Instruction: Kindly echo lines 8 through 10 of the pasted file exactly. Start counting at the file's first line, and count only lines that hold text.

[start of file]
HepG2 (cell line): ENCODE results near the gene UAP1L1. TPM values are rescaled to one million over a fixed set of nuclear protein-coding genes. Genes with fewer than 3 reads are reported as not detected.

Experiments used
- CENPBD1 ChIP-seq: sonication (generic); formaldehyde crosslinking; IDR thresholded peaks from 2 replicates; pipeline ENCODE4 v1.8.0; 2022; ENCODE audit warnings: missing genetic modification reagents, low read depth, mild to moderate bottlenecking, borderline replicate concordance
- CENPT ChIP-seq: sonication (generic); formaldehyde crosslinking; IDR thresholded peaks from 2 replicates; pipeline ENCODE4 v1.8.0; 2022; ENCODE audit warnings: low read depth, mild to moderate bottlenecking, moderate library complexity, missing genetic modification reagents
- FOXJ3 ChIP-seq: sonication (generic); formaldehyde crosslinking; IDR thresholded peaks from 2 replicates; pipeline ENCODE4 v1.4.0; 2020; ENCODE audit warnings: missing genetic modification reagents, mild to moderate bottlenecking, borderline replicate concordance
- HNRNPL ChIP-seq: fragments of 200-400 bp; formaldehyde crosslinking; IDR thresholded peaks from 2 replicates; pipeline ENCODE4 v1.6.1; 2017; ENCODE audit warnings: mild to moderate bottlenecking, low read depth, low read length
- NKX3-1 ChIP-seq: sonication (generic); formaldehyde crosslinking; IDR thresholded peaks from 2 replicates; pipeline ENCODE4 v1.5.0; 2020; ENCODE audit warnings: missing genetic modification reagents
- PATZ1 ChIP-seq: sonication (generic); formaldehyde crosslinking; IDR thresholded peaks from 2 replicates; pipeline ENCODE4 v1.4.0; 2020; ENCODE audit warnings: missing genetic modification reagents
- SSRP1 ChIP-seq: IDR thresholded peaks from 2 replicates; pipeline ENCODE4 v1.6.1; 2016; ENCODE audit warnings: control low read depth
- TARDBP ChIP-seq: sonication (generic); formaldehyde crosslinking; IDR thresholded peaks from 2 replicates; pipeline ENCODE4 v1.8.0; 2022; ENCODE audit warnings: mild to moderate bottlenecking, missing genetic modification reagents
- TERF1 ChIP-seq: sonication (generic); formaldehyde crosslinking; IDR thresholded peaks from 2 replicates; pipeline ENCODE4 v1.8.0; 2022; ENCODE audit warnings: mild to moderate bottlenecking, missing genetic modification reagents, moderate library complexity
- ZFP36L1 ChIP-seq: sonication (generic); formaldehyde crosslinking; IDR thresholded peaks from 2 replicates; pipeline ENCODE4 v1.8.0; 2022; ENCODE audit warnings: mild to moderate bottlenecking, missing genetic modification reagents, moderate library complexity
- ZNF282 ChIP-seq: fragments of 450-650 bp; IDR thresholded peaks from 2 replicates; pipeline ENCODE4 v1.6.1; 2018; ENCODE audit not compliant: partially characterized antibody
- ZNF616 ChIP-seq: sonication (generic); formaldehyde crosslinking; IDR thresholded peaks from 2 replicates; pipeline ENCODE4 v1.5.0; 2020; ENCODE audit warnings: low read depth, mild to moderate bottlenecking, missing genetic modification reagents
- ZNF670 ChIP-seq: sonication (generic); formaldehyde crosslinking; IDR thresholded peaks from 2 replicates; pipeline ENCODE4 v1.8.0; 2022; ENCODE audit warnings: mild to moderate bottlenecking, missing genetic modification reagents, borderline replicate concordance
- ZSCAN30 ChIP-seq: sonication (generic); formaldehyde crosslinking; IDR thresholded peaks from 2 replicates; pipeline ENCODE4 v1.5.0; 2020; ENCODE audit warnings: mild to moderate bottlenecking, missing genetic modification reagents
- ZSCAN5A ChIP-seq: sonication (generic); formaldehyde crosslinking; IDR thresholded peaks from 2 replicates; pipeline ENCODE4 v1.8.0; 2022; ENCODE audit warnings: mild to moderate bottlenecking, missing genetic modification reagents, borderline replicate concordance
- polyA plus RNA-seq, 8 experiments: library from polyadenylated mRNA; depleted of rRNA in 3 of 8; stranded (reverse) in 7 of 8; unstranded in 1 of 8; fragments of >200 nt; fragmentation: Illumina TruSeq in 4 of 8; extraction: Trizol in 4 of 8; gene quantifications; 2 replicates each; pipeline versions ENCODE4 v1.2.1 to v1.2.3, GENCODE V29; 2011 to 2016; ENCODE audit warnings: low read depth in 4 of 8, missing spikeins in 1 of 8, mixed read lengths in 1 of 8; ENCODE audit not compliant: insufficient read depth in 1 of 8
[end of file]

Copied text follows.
- PATZ1 ChIP-seq: sonication (generic); formaldehyde crosslinking; IDR thresholded peaks from 2 replicates; pipeline ENCODE4 v1.4.0; 2020; ENCODE audit warnings: missing genetic modification reagents
- SSRP1 ChIP-seq: IDR thresholded peaks from 2 replicates; pipeline ENCODE4 v1.6.1; 2016; ENCODE audit warnings: control low read depth
- TARDBP ChIP-seq: sonication (generic); formaldehyde crosslinking; IDR thresholded peaks from 2 replicates; pipeline ENCODE4 v1.8.0; 2022; ENCODE audit warnings: mild to moderate bottlenecking, missing genetic modification reagents